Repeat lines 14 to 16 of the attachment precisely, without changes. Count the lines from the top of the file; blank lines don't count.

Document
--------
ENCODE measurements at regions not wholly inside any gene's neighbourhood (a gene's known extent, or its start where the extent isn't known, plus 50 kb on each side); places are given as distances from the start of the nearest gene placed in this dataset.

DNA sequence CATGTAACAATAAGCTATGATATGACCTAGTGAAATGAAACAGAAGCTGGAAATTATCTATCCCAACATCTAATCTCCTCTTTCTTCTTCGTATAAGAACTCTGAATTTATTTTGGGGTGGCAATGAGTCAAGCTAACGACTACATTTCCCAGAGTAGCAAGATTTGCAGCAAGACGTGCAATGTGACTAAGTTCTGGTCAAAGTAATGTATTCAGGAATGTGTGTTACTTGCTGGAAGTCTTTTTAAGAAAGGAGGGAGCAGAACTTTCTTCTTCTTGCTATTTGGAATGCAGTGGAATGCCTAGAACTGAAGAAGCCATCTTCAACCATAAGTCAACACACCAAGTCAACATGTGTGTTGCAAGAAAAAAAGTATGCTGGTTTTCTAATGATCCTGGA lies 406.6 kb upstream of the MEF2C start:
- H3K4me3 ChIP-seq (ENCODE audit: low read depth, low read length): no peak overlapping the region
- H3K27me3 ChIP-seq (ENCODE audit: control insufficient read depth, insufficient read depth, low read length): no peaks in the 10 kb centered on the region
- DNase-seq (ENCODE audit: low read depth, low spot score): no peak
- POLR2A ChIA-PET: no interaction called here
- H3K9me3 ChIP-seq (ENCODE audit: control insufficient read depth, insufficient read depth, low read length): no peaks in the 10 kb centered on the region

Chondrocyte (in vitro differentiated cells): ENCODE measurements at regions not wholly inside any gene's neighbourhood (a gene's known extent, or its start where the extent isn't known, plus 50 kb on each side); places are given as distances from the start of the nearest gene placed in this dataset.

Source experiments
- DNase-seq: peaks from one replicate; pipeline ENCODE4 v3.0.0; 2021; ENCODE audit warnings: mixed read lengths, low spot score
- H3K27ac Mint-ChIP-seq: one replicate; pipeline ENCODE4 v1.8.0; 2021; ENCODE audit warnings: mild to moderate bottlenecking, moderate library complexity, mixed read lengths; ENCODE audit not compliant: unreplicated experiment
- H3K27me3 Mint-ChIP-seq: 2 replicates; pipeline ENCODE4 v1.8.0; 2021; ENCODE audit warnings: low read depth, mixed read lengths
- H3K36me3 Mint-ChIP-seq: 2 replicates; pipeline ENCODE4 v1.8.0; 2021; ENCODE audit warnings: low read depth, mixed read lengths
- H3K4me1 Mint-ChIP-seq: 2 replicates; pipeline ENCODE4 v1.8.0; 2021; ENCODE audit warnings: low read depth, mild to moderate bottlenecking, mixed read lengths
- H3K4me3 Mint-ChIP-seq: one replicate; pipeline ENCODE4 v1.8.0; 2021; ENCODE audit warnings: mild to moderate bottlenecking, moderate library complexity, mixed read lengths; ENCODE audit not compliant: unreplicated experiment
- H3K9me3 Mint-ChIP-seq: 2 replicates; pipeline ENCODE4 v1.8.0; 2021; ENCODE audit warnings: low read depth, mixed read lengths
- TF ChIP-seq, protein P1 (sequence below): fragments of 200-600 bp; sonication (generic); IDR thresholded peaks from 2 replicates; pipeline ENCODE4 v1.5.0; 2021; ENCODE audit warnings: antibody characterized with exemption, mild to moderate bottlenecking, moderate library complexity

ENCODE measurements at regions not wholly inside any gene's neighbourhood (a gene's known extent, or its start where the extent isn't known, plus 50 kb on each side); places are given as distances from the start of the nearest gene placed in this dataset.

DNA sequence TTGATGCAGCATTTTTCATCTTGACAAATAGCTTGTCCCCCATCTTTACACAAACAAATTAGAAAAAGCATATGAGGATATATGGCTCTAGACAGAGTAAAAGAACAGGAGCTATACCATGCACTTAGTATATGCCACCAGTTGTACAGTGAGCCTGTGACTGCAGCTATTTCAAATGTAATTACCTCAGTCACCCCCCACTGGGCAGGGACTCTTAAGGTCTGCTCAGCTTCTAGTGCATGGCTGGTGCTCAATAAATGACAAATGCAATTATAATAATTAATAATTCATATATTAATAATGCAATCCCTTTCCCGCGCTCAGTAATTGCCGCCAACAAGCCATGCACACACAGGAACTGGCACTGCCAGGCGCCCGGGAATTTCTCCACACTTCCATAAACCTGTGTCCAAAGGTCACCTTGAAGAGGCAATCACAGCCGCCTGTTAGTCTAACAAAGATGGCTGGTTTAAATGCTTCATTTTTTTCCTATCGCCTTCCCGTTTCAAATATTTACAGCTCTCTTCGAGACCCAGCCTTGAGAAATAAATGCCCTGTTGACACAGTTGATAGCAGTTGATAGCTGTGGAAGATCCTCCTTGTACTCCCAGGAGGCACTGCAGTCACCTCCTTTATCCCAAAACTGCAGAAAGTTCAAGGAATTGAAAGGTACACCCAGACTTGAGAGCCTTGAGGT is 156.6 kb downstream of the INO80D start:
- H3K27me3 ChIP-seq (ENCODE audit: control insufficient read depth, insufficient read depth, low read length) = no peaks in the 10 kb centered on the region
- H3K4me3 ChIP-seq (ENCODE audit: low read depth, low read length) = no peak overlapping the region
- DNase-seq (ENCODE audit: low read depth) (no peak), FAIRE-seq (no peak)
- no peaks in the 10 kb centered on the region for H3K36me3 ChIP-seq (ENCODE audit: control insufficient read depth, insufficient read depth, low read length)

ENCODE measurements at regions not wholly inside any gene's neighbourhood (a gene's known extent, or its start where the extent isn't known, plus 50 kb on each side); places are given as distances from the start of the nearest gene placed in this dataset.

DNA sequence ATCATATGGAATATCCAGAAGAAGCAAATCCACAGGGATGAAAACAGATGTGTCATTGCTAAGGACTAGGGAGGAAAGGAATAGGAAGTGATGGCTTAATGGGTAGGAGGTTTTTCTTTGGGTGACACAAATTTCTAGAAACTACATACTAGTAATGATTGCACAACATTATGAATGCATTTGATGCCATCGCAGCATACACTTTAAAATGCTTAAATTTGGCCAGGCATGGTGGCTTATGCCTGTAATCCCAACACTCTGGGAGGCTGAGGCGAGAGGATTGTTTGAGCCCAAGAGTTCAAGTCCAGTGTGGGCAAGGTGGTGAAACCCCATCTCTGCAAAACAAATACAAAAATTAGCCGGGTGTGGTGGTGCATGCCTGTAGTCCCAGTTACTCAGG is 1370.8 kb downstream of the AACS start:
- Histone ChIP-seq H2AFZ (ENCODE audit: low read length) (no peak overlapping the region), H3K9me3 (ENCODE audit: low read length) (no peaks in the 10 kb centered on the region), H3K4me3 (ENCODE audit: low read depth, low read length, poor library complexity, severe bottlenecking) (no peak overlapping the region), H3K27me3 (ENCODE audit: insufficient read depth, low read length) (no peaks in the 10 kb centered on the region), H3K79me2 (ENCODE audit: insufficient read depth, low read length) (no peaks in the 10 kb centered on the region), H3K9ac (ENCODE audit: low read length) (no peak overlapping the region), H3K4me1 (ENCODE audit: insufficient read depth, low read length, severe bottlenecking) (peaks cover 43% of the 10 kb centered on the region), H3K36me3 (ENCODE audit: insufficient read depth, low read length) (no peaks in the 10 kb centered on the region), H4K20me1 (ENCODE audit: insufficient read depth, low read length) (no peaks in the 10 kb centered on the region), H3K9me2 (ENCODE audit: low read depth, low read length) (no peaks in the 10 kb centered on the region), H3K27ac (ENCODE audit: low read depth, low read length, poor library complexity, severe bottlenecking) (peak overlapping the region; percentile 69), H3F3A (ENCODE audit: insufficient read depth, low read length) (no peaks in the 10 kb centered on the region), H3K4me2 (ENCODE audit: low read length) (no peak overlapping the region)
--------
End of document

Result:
- H3K4me1 Mint-ChIP-seq: 2 replicates; pipeline ENCODE4 v1.8.0; 2021; ENCODE audit warnings: low read depth, mild to moderate bottlenecking, mixed read lengths
- H3K4me3 Mint-ChIP-seq: one replicate; pipeline ENCODE4 v1.8.0; 2021; ENCODE audit warnings: mild to moderate bottlenecking, moderate library complexity, mixed read lengths; ENCODE audit not compliant: unreplicated experiment
- H3K9me3 Mint-ChIP-seq: 2 replicates; pipeline ENCODE4 v1.8.0; 2021; ENCODE audit warnings: low read depth, mixed read lengths